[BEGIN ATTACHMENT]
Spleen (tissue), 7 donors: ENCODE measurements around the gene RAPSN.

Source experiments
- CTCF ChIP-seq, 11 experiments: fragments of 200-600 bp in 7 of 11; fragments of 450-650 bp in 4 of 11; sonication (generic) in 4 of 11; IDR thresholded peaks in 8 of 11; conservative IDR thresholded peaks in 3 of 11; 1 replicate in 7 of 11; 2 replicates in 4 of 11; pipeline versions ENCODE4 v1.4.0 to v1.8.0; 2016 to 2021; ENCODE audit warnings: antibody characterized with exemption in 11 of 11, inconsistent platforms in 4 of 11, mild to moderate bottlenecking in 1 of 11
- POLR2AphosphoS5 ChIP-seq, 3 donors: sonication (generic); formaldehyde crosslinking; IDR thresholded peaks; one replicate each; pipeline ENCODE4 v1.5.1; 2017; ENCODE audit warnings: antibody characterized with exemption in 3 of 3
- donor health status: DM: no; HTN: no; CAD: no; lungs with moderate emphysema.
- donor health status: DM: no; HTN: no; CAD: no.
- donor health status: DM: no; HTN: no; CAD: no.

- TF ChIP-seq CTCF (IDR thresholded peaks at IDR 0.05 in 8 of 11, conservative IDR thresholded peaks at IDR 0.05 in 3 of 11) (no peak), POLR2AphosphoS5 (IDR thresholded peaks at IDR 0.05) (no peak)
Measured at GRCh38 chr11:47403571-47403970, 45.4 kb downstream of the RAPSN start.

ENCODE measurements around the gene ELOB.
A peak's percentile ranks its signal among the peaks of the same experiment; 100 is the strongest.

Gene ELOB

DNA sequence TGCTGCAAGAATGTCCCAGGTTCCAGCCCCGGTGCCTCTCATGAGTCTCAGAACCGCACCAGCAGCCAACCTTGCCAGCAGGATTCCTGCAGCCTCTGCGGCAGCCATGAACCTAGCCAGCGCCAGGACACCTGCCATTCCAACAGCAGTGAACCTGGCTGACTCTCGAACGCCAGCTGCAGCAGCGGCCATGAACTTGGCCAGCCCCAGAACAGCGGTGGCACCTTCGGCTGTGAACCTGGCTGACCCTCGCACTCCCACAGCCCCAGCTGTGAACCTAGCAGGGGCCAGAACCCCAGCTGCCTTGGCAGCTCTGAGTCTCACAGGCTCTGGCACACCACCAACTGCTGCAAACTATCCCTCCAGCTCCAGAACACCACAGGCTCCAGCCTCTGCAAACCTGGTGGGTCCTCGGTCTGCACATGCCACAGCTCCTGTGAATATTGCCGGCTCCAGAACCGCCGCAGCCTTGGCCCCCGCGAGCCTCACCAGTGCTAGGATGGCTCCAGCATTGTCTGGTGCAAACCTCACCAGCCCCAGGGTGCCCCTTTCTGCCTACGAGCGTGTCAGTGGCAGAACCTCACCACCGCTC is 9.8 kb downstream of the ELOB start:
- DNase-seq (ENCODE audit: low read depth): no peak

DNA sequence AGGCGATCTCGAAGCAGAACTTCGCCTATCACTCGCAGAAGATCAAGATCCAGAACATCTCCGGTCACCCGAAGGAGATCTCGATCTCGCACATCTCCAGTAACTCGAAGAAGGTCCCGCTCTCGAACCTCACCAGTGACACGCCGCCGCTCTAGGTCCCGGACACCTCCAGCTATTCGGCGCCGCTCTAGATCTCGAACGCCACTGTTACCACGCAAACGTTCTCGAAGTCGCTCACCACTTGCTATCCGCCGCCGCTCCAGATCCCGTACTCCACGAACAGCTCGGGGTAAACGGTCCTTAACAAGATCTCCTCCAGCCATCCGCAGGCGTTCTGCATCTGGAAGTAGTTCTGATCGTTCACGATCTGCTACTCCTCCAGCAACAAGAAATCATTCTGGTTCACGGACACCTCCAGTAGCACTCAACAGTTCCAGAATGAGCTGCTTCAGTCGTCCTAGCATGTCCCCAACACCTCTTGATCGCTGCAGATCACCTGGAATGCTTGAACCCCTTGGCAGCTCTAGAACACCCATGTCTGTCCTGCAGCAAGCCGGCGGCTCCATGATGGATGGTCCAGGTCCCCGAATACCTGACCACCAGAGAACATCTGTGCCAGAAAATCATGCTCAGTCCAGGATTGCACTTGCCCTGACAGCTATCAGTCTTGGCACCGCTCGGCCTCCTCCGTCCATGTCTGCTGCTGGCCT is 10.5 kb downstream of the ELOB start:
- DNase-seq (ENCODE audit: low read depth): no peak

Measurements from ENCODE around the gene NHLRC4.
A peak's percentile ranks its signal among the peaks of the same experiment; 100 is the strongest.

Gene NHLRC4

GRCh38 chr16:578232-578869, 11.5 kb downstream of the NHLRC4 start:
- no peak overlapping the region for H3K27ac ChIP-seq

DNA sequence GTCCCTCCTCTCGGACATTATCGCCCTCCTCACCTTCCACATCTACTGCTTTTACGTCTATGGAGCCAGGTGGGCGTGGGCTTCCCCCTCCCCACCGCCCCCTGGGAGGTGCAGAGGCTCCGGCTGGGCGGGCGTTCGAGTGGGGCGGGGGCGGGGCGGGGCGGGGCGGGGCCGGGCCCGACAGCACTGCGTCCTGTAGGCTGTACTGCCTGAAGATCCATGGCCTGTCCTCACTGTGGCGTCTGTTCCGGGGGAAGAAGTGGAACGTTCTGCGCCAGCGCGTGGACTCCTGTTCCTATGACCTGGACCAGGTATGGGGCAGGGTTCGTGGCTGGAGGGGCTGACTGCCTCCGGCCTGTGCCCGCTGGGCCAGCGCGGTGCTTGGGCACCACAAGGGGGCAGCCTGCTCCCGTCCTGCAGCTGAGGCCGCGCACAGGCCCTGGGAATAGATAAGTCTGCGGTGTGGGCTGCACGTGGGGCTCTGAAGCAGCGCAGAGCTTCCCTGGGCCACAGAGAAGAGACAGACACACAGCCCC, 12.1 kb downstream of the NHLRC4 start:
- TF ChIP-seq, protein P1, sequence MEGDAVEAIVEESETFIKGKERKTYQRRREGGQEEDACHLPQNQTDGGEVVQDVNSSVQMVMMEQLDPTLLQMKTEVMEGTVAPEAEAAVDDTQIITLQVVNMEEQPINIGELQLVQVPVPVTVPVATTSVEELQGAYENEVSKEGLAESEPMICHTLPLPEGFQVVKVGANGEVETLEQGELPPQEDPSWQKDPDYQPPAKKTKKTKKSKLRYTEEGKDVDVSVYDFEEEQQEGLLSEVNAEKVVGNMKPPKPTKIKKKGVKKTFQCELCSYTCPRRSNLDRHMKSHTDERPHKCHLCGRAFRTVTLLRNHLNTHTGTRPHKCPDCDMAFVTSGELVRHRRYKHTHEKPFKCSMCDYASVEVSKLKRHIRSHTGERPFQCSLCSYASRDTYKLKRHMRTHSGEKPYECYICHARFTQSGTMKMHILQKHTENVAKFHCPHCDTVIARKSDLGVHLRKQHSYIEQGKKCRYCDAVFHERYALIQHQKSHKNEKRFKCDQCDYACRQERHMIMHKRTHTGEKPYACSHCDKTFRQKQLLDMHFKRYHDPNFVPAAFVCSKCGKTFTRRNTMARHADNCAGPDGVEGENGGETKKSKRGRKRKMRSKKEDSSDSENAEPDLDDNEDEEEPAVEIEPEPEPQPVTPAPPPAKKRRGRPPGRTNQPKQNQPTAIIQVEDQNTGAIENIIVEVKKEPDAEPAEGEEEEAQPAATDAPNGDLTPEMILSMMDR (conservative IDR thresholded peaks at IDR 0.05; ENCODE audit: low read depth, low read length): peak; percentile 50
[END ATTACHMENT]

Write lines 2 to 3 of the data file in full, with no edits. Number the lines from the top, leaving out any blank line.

Source experiments
- CTCF ChIP-seq, 11 experiments: fragments of 200-600 bp in 7 of 11; fragments of 450-650 bp in 4 of 11; sonication (generic) in 4 of 11; IDR thresholded peaks in 8 of 11; conservative IDR thresholded peaks in 3 of 11; 1 replicate in 7 of 11; 2 replicates in 4 of 11; pipeline versions ENCODE4 v1.4.0 to v1.8.0; 2016 to 2021; ENCODE audit warnings: antibody characterized with exemption in 11 of 11, inconsistent platforms in 4 of 11, mild to moderate bottlenecking in 1 of 11